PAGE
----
Skyweaver is a fantastic blockchain game that also works as a regular game
Polygon’s recently published trading card blockchain game may have trouble attracting a large audience.
Gamers and NFT devotees both have a fondness for “digital products” and are willing to spend ridiculous amounts of money on useless baubles. They’ll proudly display multi-thousand-dollar digital game collections and lust after abstract items like “perfect runs” of their favorite role-playing games. At least, in theory, Gamers should be an accessible population to convert to NFT.
NFT developers, on the other hand, have had a difficult time winning over self-described gamers. It doesn’t help that Electronic Arts, which is notorious for damaging beloved franchises, and Activision, also known for trashing precious intellectual assets, are leading the charge into mainstream NFT-based games.
Despite the odds, Skyweaver, the latest play-to-earn NFT gaming hit, has the potential to attract a wider audience than crypto. The iPhone app itself functions smoothly. Although the instruction was perhaps a few beats too lengthy, the onboarding process gets you right into action. The art is fantastic and is evocative of an older version of Superman: The Animated Series. Above all, the game is enjoyable.
✨ HERO SKIN RAFFLE ✨
Get a chance to win a rare & tradable Hero Skin by following these 3 steps!
1. Follow @SkyweaverGame
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3. Reply to this tweet w/ your Skyweaver username
— Skyweaver (@SkyweaverGame) May 19, 2022
It is a lot of fun studying the different types of decks and putting up card combos after you finished the tutorial and leveled up enough to unlock all of the fundamental identities. It will take several hours before the game begins to guide you to its digital marketplace gently. Horizon, the game’s developer is betting on selling Skyweaver to its player base before selling them on a flashy new investment possibility — a winning tactic.
Companies that put their in-game currency or digital assets ahead of the product will have difficulty attracting customers outside the NFT community. Skyweaver will entice players in its attractive interface and seamless gameplay by portraying its blockchain aspects as minor details.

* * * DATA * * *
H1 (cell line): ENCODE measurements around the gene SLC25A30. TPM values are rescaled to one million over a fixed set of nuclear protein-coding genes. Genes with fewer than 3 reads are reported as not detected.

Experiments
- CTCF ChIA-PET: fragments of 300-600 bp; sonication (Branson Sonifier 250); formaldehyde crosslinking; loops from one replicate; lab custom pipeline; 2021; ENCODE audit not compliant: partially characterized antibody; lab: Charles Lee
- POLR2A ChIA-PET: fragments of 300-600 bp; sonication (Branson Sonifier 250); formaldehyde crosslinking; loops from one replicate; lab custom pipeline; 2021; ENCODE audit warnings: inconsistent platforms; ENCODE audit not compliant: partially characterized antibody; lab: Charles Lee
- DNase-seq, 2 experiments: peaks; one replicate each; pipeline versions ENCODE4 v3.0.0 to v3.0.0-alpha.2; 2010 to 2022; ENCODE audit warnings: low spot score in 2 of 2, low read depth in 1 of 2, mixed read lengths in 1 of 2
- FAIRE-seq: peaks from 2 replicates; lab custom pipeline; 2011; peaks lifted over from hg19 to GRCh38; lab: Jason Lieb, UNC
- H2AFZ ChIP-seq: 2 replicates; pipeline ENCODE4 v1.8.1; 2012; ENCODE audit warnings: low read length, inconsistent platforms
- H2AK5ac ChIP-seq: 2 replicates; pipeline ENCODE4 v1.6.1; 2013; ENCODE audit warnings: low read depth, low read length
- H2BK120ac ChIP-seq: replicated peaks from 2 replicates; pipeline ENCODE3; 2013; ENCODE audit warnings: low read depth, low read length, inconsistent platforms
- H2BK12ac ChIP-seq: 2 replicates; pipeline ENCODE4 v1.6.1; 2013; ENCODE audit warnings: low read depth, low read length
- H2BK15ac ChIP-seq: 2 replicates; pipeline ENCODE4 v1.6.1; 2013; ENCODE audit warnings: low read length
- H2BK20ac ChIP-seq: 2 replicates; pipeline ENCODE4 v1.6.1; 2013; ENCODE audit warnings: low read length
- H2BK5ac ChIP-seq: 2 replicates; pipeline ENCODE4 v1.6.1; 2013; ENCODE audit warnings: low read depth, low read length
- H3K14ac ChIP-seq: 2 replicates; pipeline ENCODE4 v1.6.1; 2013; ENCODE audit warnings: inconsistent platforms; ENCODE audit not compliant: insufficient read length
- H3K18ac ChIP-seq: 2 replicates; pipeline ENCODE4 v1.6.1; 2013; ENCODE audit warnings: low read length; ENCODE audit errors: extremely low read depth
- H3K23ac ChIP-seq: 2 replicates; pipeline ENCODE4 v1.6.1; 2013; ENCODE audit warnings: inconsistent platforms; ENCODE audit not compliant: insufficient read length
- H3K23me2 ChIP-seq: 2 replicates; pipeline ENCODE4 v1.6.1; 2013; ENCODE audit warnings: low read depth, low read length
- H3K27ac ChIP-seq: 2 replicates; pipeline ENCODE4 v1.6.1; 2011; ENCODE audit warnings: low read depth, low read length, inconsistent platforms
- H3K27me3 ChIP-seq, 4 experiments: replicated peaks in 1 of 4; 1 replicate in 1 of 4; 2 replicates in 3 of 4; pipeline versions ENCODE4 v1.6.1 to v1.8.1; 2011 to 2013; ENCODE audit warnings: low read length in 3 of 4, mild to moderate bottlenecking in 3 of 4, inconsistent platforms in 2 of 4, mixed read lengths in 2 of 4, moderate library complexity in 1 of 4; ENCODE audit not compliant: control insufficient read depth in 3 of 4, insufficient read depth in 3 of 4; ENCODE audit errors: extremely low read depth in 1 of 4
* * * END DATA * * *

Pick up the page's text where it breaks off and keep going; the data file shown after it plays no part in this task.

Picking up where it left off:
Unfortunately, Skyweaver won’t avoid comparisons to Activision-Hearthstone, Blizzard’s most popular digital card game ever. In contrast, the once-mighty franchise wasn’t the first to use a fixed resource economy and focus on card interactions.
Skyweaver’s card effects are far more controlled than Hearthstone’s, which encouraged players to utilize and abuse overpowering cards. Skyweaver’s strategy has a lot of advantages. It’s so much easier to set up a counter play when your opponent’s moves are more predictable. Because your counter-options are limited, your opponent can anticipate them and exploit them. Both players are suddenly thinking three moves ahead.
“Skyweaver” isn’t that innovative right now. It is not just about single-player card games like Signs of the Sojourner or Inscryption, which reinvent what a card game can be. It lacks Netrunner’s asymmetry, Summoners Wars‘ area management, and Arkham Horror: The Card Game‘s pure weirdness, which, in my opinion, does a better job of translating cosmic horror into a game than any other H.P. Lovecraft property.
Hearthstone has been losing players for the past two years, and Skyweaver is a leaner, meaner version of the game. Is this a sign that players are searching for a leaner, meaner version of Hearthstone, or that they’ve had enough of that type of game?